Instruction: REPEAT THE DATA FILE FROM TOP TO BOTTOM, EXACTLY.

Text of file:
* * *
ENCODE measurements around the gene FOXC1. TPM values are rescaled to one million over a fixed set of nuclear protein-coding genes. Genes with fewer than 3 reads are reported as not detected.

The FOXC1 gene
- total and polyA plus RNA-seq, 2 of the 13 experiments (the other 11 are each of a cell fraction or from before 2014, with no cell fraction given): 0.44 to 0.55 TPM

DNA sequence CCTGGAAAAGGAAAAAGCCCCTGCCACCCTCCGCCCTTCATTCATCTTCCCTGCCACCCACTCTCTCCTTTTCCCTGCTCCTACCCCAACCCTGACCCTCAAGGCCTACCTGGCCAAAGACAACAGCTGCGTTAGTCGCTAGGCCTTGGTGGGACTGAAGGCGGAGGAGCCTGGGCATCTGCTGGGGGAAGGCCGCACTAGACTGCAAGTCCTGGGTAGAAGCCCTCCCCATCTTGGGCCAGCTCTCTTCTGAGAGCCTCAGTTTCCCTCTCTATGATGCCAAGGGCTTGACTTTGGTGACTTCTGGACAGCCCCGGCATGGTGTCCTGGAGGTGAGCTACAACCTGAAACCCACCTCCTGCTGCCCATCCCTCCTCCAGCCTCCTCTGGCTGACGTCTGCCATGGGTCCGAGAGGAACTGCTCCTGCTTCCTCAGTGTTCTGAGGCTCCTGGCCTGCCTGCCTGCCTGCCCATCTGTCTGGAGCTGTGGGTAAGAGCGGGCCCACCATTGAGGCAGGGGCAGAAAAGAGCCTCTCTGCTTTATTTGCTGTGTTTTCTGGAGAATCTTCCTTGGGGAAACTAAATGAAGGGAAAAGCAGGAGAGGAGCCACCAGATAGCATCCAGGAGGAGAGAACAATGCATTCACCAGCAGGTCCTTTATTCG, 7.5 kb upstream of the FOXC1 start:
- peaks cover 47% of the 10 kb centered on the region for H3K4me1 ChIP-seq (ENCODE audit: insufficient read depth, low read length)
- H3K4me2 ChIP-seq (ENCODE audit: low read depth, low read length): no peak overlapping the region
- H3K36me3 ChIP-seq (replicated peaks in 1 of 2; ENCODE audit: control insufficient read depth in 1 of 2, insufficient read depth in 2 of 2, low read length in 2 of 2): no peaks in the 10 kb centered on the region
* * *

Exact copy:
ENCODE measurements around the gene FOXC1. TPM values are rescaled to one million over a fixed set of nuclear protein-coding genes. Genes with fewer than 3 reads are reported as not detected.

The FOXC1 gene
- total and polyA plus RNA-seq, 2 of the 13 experiments (the other 11 are each of a cell fraction or from before 2014, with no cell fraction given): 0.44 to 0.55 TPM

DNA sequence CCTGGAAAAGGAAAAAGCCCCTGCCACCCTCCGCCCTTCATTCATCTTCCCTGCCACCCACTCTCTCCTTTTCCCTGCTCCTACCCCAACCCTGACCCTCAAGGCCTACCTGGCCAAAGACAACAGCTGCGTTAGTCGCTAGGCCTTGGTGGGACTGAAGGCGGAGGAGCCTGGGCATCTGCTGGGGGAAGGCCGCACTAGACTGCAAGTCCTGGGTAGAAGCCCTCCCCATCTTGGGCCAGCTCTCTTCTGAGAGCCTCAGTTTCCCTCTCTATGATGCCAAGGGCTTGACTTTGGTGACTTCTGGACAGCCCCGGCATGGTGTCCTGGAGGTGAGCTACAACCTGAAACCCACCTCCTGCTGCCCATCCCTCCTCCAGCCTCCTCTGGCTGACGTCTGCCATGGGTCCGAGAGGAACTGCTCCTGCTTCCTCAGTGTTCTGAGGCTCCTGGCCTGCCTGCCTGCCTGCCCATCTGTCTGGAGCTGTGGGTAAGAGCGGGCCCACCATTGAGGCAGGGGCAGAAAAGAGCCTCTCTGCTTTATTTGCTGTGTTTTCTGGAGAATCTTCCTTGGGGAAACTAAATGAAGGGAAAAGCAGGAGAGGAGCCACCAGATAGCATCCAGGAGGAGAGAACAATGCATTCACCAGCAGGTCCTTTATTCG, 7.5 kb upstream of the FOXC1 start:
- peaks cover 47% of the 10 kb centered on the region for H3K4me1 ChIP-seq (ENCODE audit: insufficient read depth, low read length)
- H3K4me2 ChIP-seq (ENCODE audit: low read depth, low read length): no peak overlapping the region
- H3K36me3 ChIP-seq (replicated peaks in 1 of 2; ENCODE audit: control insufficient read depth in 1 of 2, insufficient read depth in 2 of 2, low read length in 2 of 2): no peaks in the 10 kb centered on the region